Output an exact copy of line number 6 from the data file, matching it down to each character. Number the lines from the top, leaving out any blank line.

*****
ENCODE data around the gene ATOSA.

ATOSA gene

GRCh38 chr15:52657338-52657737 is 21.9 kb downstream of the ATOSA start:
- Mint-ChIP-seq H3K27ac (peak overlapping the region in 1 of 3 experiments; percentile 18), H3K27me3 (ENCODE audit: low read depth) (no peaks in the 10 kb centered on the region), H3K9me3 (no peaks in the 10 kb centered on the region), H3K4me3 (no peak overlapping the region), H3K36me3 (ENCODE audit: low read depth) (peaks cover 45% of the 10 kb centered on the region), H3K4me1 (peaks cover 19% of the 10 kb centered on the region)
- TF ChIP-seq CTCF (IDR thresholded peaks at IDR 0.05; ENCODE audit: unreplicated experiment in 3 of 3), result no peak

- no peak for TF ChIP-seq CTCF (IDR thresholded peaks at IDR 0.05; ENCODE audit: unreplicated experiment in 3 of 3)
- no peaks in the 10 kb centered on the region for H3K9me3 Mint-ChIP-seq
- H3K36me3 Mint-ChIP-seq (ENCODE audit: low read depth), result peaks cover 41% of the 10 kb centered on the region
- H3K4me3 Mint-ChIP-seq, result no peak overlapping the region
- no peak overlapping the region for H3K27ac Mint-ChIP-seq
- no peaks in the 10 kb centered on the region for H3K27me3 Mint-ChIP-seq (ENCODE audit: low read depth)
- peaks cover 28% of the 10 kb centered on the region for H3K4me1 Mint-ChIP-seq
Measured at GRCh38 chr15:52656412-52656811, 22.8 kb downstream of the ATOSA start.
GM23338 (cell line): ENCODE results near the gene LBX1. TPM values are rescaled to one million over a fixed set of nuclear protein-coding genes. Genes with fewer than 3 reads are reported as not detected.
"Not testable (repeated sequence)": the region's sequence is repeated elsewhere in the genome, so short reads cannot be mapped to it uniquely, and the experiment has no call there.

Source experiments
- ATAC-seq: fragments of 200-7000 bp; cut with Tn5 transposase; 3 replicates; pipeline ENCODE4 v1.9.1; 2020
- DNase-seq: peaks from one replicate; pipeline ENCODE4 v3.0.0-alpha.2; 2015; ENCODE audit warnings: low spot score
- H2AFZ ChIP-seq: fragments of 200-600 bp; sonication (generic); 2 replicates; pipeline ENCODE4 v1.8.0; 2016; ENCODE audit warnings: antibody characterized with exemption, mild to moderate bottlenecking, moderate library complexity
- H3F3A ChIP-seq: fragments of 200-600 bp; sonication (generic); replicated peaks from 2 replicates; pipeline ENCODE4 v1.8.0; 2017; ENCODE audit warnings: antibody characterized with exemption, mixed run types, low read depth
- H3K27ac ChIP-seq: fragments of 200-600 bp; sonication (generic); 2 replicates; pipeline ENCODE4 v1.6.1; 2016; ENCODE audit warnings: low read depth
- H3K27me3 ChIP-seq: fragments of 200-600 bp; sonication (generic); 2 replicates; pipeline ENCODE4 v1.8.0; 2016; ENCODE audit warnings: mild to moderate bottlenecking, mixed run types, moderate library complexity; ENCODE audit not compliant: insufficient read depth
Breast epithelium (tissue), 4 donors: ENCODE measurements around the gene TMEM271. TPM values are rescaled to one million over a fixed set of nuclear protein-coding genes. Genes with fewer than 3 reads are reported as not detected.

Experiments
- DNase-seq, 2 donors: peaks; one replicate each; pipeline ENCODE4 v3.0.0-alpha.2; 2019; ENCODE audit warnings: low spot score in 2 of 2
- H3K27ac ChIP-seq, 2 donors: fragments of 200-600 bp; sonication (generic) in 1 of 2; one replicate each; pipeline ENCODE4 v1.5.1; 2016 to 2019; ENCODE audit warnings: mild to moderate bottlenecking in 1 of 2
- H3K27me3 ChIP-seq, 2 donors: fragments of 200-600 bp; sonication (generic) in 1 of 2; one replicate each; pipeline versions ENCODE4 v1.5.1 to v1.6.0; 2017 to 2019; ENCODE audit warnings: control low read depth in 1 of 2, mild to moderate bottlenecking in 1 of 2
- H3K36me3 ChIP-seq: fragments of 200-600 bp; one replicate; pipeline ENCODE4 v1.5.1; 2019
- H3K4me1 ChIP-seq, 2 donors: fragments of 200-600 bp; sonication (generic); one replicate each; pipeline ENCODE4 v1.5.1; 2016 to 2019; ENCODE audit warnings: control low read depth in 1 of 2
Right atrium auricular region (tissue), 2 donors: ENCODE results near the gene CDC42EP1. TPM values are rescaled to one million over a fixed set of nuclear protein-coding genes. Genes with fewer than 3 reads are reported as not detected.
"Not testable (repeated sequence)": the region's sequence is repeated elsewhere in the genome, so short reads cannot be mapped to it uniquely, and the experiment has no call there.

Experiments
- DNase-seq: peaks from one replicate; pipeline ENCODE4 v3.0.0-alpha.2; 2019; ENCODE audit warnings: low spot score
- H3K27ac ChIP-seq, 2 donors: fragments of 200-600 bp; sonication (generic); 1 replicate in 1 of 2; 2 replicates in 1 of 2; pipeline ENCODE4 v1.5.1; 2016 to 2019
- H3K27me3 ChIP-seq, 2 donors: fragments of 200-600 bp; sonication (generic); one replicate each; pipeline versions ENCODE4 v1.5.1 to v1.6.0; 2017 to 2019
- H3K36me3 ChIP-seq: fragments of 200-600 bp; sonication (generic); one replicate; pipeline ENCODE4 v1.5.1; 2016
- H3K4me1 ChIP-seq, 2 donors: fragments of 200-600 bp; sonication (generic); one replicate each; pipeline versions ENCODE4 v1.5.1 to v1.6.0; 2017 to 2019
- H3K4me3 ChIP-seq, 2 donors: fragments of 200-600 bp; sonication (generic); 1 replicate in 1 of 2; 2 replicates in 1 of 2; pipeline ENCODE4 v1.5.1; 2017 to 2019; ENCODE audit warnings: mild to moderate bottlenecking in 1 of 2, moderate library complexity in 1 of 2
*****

- no peak for TF ChIP-seq CTCF (IDR thresholded peaks at IDR 0.05; ENCODE audit: unreplicated experiment in 3 of 3)